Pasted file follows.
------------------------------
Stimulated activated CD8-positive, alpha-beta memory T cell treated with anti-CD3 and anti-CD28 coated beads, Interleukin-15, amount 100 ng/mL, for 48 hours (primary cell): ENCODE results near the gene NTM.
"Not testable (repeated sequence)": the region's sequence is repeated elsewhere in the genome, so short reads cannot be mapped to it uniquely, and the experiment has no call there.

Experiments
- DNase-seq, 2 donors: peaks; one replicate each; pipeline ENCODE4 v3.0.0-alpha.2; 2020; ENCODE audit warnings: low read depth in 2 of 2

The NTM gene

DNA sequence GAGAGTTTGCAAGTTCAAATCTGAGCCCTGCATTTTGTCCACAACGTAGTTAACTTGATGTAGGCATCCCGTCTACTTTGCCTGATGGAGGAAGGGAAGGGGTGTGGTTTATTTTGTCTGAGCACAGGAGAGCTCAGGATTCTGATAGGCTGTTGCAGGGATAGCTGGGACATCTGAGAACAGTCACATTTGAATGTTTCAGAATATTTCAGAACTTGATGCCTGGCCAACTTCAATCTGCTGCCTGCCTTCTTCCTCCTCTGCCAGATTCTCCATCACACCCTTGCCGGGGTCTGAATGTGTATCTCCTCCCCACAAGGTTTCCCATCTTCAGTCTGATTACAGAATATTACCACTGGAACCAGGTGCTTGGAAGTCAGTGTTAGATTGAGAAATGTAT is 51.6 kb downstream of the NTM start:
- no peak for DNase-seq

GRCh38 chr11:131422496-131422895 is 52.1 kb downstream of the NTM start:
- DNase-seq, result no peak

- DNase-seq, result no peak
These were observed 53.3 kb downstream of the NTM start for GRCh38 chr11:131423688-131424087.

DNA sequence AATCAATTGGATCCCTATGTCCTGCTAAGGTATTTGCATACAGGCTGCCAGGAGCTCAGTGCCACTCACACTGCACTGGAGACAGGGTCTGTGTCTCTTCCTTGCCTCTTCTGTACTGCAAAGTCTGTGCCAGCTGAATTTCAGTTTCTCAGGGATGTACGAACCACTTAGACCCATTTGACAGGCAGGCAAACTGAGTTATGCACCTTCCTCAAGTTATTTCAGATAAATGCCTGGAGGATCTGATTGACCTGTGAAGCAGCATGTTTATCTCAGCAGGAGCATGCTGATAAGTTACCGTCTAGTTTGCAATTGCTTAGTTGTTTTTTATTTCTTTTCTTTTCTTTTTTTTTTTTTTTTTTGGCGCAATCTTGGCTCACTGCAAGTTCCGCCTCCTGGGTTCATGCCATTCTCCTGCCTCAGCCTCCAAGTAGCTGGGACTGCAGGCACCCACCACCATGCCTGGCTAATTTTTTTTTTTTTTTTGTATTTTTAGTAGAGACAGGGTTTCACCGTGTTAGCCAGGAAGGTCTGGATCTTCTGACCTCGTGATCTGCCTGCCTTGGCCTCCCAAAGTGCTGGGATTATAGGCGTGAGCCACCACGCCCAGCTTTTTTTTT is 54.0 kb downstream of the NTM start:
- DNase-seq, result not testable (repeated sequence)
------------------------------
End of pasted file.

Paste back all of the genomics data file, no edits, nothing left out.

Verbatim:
Stimulated activated CD8-positive, alpha-beta memory T cell treated with anti-CD3 and anti-CD28 coated beads, Interleukin-15, amount 100 ng/mL, for 48 hours (primary cell): ENCODE results near the gene NTM.
"Not testable (repeated sequence)": the region's sequence is repeated elsewhere in the genome, so short reads cannot be mapped to it uniquely, and the experiment has no call there.

Experiments
- DNase-seq, 2 donors: peaks; one replicate each; pipeline ENCODE4 v3.0.0-alpha.2; 2020; ENCODE audit warnings: low read depth in 2 of 2

The NTM gene

DNA sequence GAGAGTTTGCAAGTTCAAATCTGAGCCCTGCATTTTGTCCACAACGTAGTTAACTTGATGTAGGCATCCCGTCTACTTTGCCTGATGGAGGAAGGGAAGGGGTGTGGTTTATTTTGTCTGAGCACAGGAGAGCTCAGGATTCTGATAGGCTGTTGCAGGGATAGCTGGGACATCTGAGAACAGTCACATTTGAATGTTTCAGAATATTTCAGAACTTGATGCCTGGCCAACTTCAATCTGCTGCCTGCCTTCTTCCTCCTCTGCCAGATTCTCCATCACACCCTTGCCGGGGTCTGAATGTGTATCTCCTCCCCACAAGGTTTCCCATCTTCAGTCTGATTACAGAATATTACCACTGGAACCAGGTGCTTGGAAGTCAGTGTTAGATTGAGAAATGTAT is 51.6 kb downstream of the NTM start:
- no peak for DNase-seq

GRCh38 chr11:131422496-131422895 is 52.1 kb downstream of the NTM start:
- DNase-seq, result no peak

- DNase-seq, result no peak
These were observed 53.3 kb downstream of the NTM start for GRCh38 chr11:131423688-131424087.

DNA sequence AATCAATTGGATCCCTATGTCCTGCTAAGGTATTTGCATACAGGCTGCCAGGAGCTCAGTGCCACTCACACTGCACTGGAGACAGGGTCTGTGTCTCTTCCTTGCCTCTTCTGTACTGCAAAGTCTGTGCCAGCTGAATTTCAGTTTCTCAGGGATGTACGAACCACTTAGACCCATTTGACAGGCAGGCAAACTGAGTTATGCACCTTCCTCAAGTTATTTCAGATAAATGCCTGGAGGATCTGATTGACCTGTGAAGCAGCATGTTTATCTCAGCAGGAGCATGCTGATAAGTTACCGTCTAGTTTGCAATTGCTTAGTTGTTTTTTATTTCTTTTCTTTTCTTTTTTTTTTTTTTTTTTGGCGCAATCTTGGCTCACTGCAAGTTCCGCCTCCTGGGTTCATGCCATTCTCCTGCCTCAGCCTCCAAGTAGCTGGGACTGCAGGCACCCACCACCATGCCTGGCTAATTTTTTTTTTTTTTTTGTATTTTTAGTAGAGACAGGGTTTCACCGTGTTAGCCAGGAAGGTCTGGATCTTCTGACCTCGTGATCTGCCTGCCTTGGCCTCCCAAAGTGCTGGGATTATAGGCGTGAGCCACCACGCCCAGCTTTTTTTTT is 54.0 kb downstream of the NTM start:
- DNase-seq, result not testable (repeated sequence)